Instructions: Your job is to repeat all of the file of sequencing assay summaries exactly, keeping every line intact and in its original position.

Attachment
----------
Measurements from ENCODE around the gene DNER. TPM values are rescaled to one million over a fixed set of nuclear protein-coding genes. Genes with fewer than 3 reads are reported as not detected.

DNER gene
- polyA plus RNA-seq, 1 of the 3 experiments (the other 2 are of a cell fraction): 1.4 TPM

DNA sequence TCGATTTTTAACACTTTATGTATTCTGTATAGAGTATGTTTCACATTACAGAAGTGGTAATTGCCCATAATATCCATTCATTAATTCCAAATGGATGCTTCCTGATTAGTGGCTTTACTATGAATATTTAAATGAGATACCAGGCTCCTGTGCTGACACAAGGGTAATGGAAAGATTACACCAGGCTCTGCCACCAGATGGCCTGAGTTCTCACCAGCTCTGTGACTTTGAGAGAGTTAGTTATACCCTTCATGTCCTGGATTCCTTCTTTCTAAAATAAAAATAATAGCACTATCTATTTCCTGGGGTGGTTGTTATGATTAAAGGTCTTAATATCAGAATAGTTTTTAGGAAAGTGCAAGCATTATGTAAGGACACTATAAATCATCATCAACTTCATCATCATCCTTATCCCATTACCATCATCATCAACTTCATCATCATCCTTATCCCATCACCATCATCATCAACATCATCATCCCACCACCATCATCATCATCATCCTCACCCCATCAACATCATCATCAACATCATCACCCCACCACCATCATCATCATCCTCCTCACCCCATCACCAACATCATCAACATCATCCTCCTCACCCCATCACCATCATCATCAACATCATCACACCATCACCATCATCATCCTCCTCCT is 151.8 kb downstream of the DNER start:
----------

Measurements from ENCODE around the gene DNER. TPM values are rescaled to one million over a fixed set of nuclear protein-coding genes. Genes with fewer than 3 reads are reported as not detected.

DNER gene
- polyA plus RNA-seq, 1 of the 3 experiments (the other 2 are of a cell fraction): 1.4 TPM

DNA sequence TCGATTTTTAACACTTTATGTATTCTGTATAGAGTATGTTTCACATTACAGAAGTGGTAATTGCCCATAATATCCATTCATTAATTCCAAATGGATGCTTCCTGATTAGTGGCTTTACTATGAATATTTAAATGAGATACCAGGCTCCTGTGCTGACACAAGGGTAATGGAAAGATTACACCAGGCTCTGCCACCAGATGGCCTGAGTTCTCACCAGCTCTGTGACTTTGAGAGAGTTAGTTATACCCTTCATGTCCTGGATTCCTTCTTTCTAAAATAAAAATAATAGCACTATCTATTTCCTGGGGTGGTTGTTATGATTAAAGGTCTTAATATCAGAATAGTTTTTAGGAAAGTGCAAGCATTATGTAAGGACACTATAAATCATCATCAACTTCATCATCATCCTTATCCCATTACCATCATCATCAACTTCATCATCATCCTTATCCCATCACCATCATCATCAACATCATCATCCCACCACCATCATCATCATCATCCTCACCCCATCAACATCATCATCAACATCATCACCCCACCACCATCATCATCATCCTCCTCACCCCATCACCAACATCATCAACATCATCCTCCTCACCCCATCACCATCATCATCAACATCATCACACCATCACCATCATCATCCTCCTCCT is 151.8 kb downstream of the DNER start: